In this blog, our Campaign Manager, Stephen Kingdom, reflects on the launch of the first part of the Children’s Commissioner for England’s Family Review and the importance of supporting families with disabled children.
On 1 September, the Children’s Commissioner for England, Rachel de Souza, published the first part of her Family Review. I was delighted to be invited to the launch event and to speak with Rachel after it. I was particularly pleased to hear her talk about the importance of respite care for families with disabled children.
Rachel’s report makes clear how important families are – to children and adults alike. Happy and supportive families are a protective factor against adversity, and help children thrive now and in later life. Yet we also know that the parents of disabled children are more likely to see their relationship breakdown. And we know that lack of support is all too often the cause of that breakdown. As the government both takes forward its reforms to the special educational needs and disability system and responds to the Independent Review of Children’s Social Care, it must ensure that families with disabled children get the support they need.
Our own research at the DCP found that 40% of parent carers have experienced relationship breakdown with a partner since diagnosis. Two thirds of those say a lack of support had a major impact on the breakdown of their relationship.
Even before the pandemic short break (or respite) services meant to give disabled children and their families a break were in a dire state. During the pandemic, they all but completely disappeared and our research published in April this year found that had not yet returned to even their inadequate pre-pandemic level.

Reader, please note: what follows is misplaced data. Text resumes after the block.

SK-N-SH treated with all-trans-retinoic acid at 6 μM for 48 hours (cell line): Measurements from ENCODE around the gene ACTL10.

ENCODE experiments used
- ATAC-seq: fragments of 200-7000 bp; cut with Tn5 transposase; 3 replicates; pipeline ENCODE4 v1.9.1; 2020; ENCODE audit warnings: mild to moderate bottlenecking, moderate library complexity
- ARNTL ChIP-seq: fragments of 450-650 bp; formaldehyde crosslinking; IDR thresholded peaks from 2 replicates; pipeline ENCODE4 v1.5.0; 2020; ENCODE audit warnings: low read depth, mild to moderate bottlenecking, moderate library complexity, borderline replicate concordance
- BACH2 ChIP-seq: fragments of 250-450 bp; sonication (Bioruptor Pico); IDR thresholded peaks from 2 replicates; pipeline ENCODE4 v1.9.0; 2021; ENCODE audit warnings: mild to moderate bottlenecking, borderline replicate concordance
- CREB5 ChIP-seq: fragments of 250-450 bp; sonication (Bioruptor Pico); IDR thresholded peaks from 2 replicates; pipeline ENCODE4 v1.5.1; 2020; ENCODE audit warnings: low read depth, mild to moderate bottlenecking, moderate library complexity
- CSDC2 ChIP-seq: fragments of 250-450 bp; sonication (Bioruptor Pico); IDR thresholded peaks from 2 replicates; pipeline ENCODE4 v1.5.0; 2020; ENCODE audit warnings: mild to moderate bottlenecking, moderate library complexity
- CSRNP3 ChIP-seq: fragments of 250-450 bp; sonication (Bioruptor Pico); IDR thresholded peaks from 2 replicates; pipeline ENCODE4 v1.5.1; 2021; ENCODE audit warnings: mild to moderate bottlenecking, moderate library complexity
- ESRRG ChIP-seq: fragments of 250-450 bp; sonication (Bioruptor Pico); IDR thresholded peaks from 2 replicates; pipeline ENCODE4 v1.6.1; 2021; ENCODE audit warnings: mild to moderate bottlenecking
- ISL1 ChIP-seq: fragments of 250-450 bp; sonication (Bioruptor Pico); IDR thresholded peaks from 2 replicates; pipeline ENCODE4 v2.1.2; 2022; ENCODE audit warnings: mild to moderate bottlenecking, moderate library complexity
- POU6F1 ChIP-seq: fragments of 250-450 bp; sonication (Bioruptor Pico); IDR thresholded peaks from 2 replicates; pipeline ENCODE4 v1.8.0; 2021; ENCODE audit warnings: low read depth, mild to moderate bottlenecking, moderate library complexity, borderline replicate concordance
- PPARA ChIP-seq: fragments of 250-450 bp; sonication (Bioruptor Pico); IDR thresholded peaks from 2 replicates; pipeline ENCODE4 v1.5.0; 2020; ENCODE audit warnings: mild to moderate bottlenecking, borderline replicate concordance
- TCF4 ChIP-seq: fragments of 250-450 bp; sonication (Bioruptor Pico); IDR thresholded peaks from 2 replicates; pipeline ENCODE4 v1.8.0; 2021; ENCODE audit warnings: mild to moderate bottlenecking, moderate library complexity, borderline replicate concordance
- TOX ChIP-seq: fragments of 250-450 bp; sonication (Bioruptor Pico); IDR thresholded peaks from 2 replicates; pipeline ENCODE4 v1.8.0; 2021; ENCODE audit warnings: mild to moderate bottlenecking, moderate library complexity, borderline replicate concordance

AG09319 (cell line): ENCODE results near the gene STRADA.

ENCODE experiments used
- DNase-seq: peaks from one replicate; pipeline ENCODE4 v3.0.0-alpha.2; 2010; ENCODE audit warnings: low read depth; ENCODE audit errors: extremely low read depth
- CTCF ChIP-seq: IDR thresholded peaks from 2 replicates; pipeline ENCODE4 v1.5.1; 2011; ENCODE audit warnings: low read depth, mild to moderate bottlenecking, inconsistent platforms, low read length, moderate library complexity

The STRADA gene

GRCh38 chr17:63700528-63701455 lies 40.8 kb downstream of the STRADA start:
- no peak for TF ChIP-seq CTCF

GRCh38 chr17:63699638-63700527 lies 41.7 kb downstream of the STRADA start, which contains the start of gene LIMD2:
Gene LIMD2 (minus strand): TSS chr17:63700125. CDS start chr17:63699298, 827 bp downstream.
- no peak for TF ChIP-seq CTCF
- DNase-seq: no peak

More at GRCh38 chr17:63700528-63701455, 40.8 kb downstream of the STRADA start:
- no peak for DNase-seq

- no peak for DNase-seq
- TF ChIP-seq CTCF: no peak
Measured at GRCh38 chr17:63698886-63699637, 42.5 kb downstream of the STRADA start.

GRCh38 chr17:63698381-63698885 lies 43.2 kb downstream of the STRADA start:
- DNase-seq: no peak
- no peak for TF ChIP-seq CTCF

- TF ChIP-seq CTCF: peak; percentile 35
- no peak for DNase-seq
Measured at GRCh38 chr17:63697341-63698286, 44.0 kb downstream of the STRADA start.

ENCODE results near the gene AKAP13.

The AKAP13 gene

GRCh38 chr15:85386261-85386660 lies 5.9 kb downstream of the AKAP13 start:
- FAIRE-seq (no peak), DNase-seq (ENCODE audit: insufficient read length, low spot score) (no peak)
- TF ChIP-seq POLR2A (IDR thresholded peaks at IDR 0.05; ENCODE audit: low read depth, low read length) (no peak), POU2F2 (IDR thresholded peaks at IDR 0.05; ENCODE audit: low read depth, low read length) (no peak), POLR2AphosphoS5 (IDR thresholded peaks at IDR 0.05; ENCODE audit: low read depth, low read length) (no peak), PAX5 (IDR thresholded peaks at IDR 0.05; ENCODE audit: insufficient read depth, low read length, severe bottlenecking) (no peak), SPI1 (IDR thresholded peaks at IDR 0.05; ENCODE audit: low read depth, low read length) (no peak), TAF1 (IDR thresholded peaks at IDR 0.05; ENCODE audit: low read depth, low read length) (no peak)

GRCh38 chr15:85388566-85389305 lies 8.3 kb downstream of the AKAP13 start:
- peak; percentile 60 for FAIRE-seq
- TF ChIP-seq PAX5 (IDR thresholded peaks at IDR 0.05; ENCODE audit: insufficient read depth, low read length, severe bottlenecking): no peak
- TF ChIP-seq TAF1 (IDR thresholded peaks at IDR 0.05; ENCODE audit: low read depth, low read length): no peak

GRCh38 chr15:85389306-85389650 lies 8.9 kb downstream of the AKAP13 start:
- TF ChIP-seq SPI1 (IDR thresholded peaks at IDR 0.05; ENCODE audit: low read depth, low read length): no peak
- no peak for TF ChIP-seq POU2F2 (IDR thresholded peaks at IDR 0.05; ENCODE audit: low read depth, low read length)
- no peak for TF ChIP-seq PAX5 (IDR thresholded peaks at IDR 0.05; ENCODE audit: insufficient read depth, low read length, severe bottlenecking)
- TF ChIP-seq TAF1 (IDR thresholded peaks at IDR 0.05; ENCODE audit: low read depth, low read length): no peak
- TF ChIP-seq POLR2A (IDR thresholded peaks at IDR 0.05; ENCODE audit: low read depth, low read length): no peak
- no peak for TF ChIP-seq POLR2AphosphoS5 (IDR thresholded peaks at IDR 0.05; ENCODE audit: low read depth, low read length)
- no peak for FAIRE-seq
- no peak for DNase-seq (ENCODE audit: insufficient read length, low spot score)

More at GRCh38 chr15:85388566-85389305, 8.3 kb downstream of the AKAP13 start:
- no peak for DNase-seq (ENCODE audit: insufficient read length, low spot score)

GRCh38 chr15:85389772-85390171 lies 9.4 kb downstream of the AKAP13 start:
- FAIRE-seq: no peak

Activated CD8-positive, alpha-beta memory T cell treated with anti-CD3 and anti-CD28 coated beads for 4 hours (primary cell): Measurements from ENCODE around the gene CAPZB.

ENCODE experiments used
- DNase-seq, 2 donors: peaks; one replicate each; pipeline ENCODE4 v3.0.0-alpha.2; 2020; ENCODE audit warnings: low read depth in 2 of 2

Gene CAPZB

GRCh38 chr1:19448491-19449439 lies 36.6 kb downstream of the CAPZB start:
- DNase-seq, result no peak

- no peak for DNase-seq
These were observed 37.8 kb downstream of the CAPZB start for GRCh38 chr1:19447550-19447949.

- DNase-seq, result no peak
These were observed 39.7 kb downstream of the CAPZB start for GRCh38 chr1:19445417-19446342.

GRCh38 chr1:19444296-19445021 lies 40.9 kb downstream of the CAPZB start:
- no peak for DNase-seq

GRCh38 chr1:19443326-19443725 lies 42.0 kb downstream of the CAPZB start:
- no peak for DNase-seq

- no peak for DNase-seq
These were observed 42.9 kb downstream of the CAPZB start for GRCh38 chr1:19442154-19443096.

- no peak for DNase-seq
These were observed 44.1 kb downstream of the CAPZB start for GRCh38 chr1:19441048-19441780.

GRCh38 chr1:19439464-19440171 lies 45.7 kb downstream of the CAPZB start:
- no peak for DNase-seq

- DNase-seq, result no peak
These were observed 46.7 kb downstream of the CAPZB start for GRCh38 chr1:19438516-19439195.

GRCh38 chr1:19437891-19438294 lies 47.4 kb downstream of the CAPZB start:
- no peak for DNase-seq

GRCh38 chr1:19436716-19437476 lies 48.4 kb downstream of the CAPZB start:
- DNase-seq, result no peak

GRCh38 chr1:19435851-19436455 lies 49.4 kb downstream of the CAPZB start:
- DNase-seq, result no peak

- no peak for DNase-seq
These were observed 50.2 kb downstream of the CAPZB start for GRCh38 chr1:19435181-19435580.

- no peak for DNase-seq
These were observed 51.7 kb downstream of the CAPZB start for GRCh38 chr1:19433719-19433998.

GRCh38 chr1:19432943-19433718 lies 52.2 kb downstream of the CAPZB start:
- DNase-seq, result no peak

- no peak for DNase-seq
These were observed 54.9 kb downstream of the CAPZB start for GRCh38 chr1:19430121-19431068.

Families face late diagnosis, a battle with local authorities to be assessed for extra help and then a fight to make sure any support their child is entitled to is actually provided. Families without support in the home have to make difficult decisions about which parent works. Parents have to sacrifice their careers; turning down promotions and other opportunities. All too often services do not get involved until families are at crisis point, and then it may be too late to save the parents’ relationship.
Having a disabled child is not what couples expect when they marry and the strain of diagnosis can be enormous. But with the right support – the support to which families are already legally entitled – then there is no reason why the family cannot thrive. That means putting the right funding in place. And it means making services properly accountable.
At her first Prime Minister’s Question time, Liz Truss committed to the government publishing its plan to reform children’s social care by the end of the year. That must include clear and specific plans to provide the support that disabled children and their families need.